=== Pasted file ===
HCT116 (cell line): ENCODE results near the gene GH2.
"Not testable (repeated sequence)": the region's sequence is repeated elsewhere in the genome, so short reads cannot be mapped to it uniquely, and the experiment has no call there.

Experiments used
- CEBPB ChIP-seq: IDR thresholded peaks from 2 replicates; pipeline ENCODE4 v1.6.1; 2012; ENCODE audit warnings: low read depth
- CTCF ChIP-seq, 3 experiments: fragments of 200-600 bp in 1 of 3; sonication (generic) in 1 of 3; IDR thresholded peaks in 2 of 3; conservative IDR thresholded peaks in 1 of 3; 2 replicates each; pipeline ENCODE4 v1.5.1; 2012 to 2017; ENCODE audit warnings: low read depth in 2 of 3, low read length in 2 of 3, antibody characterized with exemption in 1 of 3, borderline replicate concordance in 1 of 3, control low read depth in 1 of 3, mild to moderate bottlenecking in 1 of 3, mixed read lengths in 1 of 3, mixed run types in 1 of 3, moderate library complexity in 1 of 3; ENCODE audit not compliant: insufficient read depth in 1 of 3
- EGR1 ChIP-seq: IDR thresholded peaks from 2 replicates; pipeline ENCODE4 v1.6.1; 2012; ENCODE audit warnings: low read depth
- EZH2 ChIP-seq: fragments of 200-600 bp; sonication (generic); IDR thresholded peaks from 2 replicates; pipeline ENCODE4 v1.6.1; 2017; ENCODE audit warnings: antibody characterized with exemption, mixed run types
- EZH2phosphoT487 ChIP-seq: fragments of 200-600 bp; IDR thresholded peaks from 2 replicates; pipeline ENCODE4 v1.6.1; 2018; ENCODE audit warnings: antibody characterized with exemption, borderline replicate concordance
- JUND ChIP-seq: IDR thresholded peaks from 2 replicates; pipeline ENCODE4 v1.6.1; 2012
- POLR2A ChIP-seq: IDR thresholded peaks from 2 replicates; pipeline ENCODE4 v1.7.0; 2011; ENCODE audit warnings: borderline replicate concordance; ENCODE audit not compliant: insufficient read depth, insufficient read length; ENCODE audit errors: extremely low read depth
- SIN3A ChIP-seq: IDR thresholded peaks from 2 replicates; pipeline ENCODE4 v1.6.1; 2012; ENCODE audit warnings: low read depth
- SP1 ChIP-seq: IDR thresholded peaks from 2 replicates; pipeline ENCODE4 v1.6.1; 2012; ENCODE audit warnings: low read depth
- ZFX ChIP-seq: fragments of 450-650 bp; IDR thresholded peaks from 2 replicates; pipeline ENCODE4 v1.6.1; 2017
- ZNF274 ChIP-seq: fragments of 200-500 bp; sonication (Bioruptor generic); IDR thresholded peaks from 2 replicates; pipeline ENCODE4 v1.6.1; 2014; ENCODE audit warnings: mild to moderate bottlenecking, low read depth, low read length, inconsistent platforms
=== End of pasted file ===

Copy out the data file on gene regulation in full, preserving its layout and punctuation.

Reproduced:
HCT116 (cell line): ENCODE results near the gene GH2.
"Not testable (repeated sequence)": the region's sequence is repeated elsewhere in the genome, so short reads cannot be mapped to it uniquely, and the experiment has no call there.

Experiments used
- CEBPB ChIP-seq: IDR thresholded peaks from 2 replicates; pipeline ENCODE4 v1.6.1; 2012; ENCODE audit warnings: low read depth
- CTCF ChIP-seq, 3 experiments: fragments of 200-600 bp in 1 of 3; sonication (generic) in 1 of 3; IDR thresholded peaks in 2 of 3; conservative IDR thresholded peaks in 1 of 3; 2 replicates each; pipeline ENCODE4 v1.5.1; 2012 to 2017; ENCODE audit warnings: low read depth in 2 of 3, low read length in 2 of 3, antibody characterized with exemption in 1 of 3, borderline replicate concordance in 1 of 3, control low read depth in 1 of 3, mild to moderate bottlenecking in 1 of 3, mixed read lengths in 1 of 3, mixed run types in 1 of 3, moderate library complexity in 1 of 3; ENCODE audit not compliant: insufficient read depth in 1 of 3
- EGR1 ChIP-seq: IDR thresholded peaks from 2 replicates; pipeline ENCODE4 v1.6.1; 2012; ENCODE audit warnings: low read depth
- EZH2 ChIP-seq: fragments of 200-600 bp; sonication (generic); IDR thresholded peaks from 2 replicates; pipeline ENCODE4 v1.6.1; 2017; ENCODE audit warnings: antibody characterized with exemption, mixed run types
- EZH2phosphoT487 ChIP-seq: fragments of 200-600 bp; IDR thresholded peaks from 2 replicates; pipeline ENCODE4 v1.6.1; 2018; ENCODE audit warnings: antibody characterized with exemption, borderline replicate concordance
- JUND ChIP-seq: IDR thresholded peaks from 2 replicates; pipeline ENCODE4 v1.6.1; 2012
- POLR2A ChIP-seq: IDR thresholded peaks from 2 replicates; pipeline ENCODE4 v1.7.0; 2011; ENCODE audit warnings: borderline replicate concordance; ENCODE audit not compliant: insufficient read depth, insufficient read length; ENCODE audit errors: extremely low read depth
- SIN3A ChIP-seq: IDR thresholded peaks from 2 replicates; pipeline ENCODE4 v1.6.1; 2012; ENCODE audit warnings: low read depth
- SP1 ChIP-seq: IDR thresholded peaks from 2 replicates; pipeline ENCODE4 v1.6.1; 2012; ENCODE audit warnings: low read depth
- ZFX ChIP-seq: fragments of 450-650 bp; IDR thresholded peaks from 2 replicates; pipeline ENCODE4 v1.6.1; 2017
- ZNF274 ChIP-seq: fragments of 200-500 bp; sonication (Bioruptor generic); IDR thresholded peaks from 2 replicates; pipeline ENCODE4 v1.6.1; 2014; ENCODE audit warnings: mild to moderate bottlenecking, low read depth, low read length, inconsistent platforms